National Surface Transportation Policy and Revenue Study Commission

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Final Report - Volume I: Recommendations

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Supplemental Views of Commissioner Francis X. McArdle

Let me begin by affirming my support for the work of the Commission and the staff that supported our efforts over the past two years.  I accept with only one exception the findings and recommendations of the Commission.  I believe that the document ably frames the choices that lay before the nation in surface transportation and makes a series of recommendations that, if adopted, will provide the most robust underpinnings possible for the American economy over the next fifty years.

I take only one exception to the recommendations of the Commission.  I believe that the issue of energy security requires that we move as a nation much more rapidly to the use of centrally- generated power in transportation and non-petroleum fuels and away from our reliance on petroleum based fuels for transportation.  We now rely on petroleum fuels for 97% of our transportation power.  I believe that leaves the nation much too vulnerable to disruptions in supply and volatility in price over the next fifty years.  Central generation of electricity gives us choices in fueling that we don’t now have with our dependence on petroleum.  In addition to the provisions of the Commission’s recommendations in this area, I would urge the Congress to consider raising the federal share for state and local investments in electrified mass transit to 95%, from the 80% share recommended in our report for communities willing to create the land use patterns that will support such investments.  I believe that a higher federal share will lead more communities to make the choice for electrified mass transit in their pursuit of mobility and growth objectives and will thus contribute to both better mobility and a higher degree of energy independence.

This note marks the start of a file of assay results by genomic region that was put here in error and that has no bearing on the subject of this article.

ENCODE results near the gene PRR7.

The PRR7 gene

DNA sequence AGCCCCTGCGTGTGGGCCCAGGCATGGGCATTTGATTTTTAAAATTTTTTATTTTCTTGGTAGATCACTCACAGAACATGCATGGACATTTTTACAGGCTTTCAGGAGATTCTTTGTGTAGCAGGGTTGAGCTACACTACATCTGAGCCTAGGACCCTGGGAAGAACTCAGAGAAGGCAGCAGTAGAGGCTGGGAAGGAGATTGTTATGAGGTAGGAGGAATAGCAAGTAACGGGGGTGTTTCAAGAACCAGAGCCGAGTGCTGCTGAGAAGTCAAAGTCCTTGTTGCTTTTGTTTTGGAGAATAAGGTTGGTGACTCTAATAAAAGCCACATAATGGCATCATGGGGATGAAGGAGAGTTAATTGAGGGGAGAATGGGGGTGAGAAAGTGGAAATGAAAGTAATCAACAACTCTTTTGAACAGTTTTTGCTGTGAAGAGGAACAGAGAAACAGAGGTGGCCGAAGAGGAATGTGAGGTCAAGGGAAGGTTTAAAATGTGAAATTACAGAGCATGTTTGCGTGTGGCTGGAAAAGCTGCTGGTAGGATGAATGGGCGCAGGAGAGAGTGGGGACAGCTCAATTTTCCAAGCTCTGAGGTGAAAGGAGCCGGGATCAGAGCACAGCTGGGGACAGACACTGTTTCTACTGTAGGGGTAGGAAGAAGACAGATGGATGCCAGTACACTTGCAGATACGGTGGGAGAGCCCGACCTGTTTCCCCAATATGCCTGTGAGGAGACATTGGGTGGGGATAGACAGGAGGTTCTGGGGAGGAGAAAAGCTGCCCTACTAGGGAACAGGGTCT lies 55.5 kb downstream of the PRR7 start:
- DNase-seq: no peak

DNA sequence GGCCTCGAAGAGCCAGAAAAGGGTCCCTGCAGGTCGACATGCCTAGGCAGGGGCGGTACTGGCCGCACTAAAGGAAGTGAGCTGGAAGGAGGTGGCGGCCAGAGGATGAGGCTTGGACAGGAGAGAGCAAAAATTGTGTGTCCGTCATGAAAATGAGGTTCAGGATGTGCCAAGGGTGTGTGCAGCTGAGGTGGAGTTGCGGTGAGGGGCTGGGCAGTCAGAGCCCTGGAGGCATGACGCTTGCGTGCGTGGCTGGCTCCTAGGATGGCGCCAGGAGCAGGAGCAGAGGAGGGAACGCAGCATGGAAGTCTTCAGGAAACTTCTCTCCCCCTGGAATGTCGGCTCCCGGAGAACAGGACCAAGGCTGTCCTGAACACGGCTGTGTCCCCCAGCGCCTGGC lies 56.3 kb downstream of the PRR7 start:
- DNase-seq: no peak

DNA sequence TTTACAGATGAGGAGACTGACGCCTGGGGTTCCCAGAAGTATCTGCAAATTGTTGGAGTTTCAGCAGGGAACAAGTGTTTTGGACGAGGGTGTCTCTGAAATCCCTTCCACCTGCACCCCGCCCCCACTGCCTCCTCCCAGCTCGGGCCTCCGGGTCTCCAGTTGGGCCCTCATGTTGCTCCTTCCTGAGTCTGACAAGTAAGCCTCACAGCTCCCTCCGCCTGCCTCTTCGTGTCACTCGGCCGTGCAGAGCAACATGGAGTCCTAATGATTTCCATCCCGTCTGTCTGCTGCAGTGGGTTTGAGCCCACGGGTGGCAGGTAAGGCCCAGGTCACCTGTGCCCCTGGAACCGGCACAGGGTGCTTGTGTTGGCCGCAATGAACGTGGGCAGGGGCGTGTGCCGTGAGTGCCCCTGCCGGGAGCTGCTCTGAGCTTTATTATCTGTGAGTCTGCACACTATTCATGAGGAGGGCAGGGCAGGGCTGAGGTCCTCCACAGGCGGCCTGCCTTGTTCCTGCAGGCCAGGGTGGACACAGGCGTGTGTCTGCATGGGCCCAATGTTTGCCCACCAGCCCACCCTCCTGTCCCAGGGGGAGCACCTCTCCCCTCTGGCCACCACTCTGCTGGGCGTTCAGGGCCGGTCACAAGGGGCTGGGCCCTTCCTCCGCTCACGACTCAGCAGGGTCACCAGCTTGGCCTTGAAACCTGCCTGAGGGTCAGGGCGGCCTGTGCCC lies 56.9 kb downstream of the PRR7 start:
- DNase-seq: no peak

I would also urge the Congress to fully address the issue of what it will take to turn the additional dollars recommended by the Commission into productive investments, a task which is beyond the work done by the Commission.  The Commission is recommending that the nation almost triple the amount now being invested in surface transportation.  I concur with the recommendation.  But I am also acutely aware that it is not enough to just make more money available.  We must also create the additional capacity in the public agencies, design community and the construction community to make certain that these additional funds buy us the vitally needed additional surface transportation capacity at the lowest possible cost and as quickly as possible.

The market alone will not take care of the supply of heavy construction companies and workers to match the newly available funds.  We will need to systematically increase the numbers of professional engineers that our schools and universities produce and we must stimulate the development of both the entrepreneurs and the skilled craftsmen and women that will build the projects that the engineers design.  We are asking every level of government to transform the way they think about surface transportation systems and performance.  We also need to make sure that the human resources and professional tools are in place to allow those levels of government to carry out the new missions that we wish them to assume.

I urge the Congress to task the National Academy of Engineering to review the demands created by our recommendations on the heavy construction industry in the United States and the infrastructure agencies of our nation and to make recommendations on what will be needed in the way of additional research, education, scholarships, and financial support to assure that the facilities that the Commission knows are needed over the next fifty years are there when the demand for them is there.

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